When Do We Get to Celebrate the End of Slavery?

December 10, 2012 3:23 pm 0 comments

A schematic showing global human trafficking, with specific focus to women and children. Photo: Wikipedia.

This year marks the 150 year anniversary of President Lincoln’s announcement of the Emancipation Proclamation.  In 1888, Brazil abolished slavery, marking the official end of the Atlantic slave trade.  But, more than a century later, unfortunately, it is difficult to argue that slavery has really ended.

The United States’ Trafficking Victims’ Protection Act was originally signed in 2000.  The necessary re-authorization, due since 2011, languishes in Congress.  The United Nations Protocol to Prevent, Suppress and Punish Trafficking in Persons, Especially Women and Children opened for signatures in 2000 and entered into force in 2003.  Nearly 40 countries have yet to ratify the protocol.  Although a signatory, Egypt’s new constitution dropped its ban on slavery, after Constituent Assembly members claimed that slavery and human trafficking simply do not exist in the country.  (The State Department’s Trafficking in Persons Report 2012 notes both forced labor and sex trafficking in Egypt.)  Domestic legislation throughout the world against human trafficking, when it exists, is frequently weak or simply ignored by authorities due to a lack of political will or a lack of resources.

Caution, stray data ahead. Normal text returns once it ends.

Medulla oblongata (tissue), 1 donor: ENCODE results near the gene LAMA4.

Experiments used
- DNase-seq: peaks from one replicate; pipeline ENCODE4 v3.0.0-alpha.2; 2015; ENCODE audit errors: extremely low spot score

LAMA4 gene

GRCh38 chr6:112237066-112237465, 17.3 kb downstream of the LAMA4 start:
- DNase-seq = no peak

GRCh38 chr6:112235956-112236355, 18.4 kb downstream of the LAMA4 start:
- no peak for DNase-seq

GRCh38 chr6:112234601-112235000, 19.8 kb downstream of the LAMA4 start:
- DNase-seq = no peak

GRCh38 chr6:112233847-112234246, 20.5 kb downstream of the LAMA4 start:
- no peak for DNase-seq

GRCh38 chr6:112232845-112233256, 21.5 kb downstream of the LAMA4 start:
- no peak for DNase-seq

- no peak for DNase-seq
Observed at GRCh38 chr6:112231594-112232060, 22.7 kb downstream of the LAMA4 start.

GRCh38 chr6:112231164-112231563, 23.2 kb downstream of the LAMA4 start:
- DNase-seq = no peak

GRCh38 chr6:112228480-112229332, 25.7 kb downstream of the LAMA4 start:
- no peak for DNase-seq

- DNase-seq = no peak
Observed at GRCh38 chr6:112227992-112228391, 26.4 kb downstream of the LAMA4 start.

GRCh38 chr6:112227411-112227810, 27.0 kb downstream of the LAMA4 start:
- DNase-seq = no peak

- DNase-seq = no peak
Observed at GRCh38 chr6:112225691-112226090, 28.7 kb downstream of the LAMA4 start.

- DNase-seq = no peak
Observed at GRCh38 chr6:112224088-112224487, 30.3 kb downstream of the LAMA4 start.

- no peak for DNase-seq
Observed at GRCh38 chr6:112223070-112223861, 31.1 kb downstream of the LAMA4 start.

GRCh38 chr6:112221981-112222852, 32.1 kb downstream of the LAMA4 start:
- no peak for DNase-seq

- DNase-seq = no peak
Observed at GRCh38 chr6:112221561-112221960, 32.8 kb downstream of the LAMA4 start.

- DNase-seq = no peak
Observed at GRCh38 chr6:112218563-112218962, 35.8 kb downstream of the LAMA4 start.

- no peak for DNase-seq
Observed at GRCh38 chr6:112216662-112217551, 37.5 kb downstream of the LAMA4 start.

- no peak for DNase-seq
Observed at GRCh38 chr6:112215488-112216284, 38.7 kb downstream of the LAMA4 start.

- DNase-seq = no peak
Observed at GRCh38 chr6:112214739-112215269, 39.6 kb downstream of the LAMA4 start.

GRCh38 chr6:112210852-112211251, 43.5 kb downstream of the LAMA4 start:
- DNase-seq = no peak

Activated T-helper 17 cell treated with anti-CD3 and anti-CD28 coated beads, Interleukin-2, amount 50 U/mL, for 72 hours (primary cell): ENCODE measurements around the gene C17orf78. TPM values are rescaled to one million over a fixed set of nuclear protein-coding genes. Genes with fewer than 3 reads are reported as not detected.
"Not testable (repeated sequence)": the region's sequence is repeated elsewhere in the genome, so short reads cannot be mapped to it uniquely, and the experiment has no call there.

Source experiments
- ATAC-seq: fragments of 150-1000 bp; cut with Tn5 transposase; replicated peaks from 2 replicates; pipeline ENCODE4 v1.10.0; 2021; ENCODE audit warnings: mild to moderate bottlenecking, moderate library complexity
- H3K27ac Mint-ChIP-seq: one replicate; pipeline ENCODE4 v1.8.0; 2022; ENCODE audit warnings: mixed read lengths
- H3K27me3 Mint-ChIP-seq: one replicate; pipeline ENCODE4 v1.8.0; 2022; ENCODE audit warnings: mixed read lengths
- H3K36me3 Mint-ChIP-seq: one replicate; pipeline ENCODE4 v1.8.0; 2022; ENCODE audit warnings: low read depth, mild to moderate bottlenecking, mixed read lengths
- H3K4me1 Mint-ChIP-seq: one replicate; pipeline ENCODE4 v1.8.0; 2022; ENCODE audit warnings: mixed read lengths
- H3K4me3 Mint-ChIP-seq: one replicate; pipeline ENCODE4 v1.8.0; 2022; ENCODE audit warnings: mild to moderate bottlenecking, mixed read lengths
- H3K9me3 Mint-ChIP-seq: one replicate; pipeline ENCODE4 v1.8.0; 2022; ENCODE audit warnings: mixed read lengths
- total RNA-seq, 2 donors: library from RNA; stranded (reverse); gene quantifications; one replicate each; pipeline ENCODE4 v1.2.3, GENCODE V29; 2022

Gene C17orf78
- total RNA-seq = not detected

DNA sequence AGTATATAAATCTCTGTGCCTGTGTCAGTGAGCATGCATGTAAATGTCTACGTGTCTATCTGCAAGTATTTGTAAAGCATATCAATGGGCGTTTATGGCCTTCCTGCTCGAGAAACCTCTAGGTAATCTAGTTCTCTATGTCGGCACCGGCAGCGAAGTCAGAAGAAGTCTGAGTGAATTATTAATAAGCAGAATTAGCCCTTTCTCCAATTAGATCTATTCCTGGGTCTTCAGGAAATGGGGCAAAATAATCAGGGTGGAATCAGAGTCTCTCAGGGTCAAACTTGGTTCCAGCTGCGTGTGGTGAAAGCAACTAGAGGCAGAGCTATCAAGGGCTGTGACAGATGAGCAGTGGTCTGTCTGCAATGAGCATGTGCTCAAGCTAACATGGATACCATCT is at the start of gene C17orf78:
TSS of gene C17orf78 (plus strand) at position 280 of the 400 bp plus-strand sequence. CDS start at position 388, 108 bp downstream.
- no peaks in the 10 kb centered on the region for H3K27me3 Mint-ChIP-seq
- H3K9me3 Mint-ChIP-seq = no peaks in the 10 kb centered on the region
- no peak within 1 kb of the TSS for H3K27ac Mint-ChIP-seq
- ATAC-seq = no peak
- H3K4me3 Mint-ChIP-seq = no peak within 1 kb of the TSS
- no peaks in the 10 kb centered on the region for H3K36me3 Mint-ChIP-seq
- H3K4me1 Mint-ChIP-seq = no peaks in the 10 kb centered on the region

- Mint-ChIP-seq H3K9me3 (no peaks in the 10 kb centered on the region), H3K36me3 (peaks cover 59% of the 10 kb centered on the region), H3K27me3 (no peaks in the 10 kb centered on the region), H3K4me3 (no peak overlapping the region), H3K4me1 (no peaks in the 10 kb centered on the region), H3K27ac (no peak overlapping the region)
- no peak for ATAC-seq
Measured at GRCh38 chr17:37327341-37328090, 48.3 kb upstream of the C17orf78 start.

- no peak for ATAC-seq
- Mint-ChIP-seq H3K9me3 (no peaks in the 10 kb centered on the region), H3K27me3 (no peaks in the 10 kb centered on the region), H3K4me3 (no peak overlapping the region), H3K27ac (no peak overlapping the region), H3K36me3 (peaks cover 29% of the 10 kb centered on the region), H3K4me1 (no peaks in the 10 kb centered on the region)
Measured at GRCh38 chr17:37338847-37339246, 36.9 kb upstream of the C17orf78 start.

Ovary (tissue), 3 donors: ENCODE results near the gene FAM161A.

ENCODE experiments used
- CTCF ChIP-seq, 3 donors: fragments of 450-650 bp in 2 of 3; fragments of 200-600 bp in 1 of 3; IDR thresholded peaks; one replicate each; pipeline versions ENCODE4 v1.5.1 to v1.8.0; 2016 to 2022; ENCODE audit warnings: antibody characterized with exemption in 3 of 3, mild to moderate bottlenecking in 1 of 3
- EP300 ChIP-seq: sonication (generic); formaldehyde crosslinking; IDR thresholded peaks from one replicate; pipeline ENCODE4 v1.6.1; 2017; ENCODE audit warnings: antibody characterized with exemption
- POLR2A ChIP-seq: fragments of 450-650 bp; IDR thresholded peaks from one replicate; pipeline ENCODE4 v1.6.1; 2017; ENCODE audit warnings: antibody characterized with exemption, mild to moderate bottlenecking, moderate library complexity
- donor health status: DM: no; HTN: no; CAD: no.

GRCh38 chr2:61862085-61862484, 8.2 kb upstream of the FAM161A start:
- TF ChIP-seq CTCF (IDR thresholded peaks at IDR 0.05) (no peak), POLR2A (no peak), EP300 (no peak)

In June, the International Labor Organization estimated that there were 20.9 million human trafficking victims in the world.  The limited media coverage of human trafficking tends to focus on reports of sex trafficking of women and girls.  Though horrific, these violations are merely the tip of the iceberg.  Forced labor in factories and plantations, debt bondage, and state-imposed forced labor make living unbearable for men, women, and children in every corner of the world.